Mr. Kaiser, which indications and products is Sanofi currently focused on?
Diabetes remains our most important area in Germany. We lead the market in this field. The Onduo joint venture with Google is an absolutely cutting-edge project. Instead of developing a pharmaceutical product, it investigates how we can make the treatment results or outcomes for diabetes patients better. One aspect is the method of administering insulin using network- and data-controlled pumps rather than injections. We are also researching new biotech products. The next step will be our rollout of two innovative monoclonal antibodies in Germany: one for the treatment of rheumatoid arthritis, the other for atopic dermatitis. The latter has been awarded FDA breakthrough status, as there is no satisfactory alternative currently available for the treatment of adults in this area. We are also developing bi- or tri-specific products – so antibodies that attack two or even three targets – in the area of cancer therapy.
How important is digitization to your research?
It is a tool to help us learn more and to achieve better treatment results. Each stage of the value chain involves the collection and analysis of data: research, development and production. Clinical trials are organized differently these days, and treatment is changing and becoming more personalized as well. I am a fan of motor racing. Nico Rosberg would never have become world champion without telematics telling him when he was braking too early or too late compared to the competition. Treating a patient is no different. In fact, they may not be patients at all if we can give them individual instructions on how to adjust their behavior. Feedback is becoming increasingly important in medicine as well.
Which strategic challenges is the pharmaceutical industry currently facing?
We need to adapt, inhale and integrate these new methods, technologies and trends. We are a heavily regulated industry by tradition. Valuable time is often lost before competent authorities decide on new technologies. In many cases this forces us to adopt a parallel strategy that is both conservative and innovative. But now the regulatory authorities appear to have understood that electronic health records – as an example – are important. First we need to find out what is beneficial. Then we have to define how we want to use it and how it will help our patients. Finally we must decide on how it should all be implemented. What we see around us certainly warrants the name ‘technological revolution’.
With over 130 hospitals and Charité as Europe’s largest university clinic, the German capital region Berlin-Brandenburg has a powerful clinical sector treating a huge number of patients. Sanofi uses Berlin as its base to run marketing and sales. What do you believe is so special about Berlin?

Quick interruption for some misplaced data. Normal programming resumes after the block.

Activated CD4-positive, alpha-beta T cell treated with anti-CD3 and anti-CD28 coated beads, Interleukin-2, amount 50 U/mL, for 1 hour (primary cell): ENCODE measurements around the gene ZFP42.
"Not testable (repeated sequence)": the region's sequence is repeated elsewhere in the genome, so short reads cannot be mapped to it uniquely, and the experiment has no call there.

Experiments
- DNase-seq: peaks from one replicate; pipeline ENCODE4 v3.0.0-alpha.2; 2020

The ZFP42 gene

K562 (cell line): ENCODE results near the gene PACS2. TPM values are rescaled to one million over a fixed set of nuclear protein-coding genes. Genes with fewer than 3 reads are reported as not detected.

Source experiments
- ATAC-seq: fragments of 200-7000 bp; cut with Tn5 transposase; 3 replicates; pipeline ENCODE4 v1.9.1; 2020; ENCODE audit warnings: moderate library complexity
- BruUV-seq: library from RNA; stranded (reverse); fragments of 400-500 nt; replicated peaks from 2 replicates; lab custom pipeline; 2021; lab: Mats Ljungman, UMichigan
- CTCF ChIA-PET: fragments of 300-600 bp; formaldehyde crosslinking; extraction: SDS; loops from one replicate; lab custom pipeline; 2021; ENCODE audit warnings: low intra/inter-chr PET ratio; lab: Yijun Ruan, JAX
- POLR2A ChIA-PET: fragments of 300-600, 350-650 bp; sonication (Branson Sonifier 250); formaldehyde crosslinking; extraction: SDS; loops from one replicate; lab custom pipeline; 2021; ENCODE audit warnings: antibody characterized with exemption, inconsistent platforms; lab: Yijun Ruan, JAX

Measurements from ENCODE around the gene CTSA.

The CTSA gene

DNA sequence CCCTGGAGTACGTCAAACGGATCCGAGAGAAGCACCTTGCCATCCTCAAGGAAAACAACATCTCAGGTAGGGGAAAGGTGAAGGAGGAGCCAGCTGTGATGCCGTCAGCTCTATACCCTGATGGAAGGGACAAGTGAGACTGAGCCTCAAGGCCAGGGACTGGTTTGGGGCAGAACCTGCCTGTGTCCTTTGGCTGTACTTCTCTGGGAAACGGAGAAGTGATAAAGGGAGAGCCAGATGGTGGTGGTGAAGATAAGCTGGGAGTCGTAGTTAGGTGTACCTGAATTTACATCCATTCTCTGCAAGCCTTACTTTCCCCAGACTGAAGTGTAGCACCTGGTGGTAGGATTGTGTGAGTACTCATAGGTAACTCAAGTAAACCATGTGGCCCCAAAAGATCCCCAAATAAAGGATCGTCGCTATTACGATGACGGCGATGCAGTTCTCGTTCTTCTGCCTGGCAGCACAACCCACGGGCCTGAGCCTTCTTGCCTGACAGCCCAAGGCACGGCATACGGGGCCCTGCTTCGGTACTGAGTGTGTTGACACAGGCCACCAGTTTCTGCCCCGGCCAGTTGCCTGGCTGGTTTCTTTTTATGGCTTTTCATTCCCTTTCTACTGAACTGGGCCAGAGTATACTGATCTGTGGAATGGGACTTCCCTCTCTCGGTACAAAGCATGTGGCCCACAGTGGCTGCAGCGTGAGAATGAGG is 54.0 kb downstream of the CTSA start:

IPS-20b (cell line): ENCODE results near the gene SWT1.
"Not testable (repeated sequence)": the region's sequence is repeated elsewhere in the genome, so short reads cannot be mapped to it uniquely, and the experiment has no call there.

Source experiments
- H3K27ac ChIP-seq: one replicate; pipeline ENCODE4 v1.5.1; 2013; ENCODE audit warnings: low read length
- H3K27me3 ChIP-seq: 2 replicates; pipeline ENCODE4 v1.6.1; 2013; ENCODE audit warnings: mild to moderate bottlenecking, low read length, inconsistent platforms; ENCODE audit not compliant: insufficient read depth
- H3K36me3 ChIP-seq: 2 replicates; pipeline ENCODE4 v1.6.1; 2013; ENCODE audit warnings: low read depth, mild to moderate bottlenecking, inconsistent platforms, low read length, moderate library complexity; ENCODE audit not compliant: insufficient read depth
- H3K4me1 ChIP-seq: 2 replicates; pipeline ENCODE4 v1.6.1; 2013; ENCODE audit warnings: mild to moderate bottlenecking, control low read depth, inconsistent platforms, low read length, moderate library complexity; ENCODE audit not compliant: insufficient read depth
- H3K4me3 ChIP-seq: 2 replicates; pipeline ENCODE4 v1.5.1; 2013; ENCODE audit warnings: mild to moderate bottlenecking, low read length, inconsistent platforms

Berlin is an innovative, open and international city. The last aspect is particularly important to us, as it helps us to recruit the best talents. The business enterprise sector taking root here is simply overwhelming. Young people are happy to come to Berlin because it’s here that they find kindred spirits, because life is good and the city is historically important. These factors influenced me as well. When I left Berlin in 1984, the Wall still bisected Potsdamer Platz where our offices are now located. The city – Germany as a whole – has benefited hugely from reunification. We support the scientific community and are involved in many different conferences to make Berlin an attractive city of science. For instance, we have launched innovative research projects with Charité, initially to investigate strokes, and then as part of the Diabetes Alliance. Researchers contribute to the findings and the accomplishments right from the get-go. It is our goal to break down the barriers between the academic and industrial worlds. Our collaboration with the Fraunhofer Institute in Gießen emphasizes this concern as well. The employees have access to our substance library for antibiotic research – our crown jewels, as it were. And Fraunhofer will be at liberty to exploit anything developed outside the field of human medicine, commercially as well.
Are there startups that you find particularly interesting?
Many startups are not even aware of their potential benefit to the healthcare sector. So we need to create opportunities to share information. We promote platforms that support startups, for instance by organizing competitions – an example is our sponsorship of the StartUpBootcamp digital Health. I frequently drop by the Factory Berlin or the Cube when I need inspiration. I can wholeheartedly recommend the experience to anyone. We already collaborate successfully with companies like BioNTech, Evotec, Apeiron Biologics, MAB Discovery or Curevac, and we certainly welcome cooperation. Our ears are open for fresh ideas.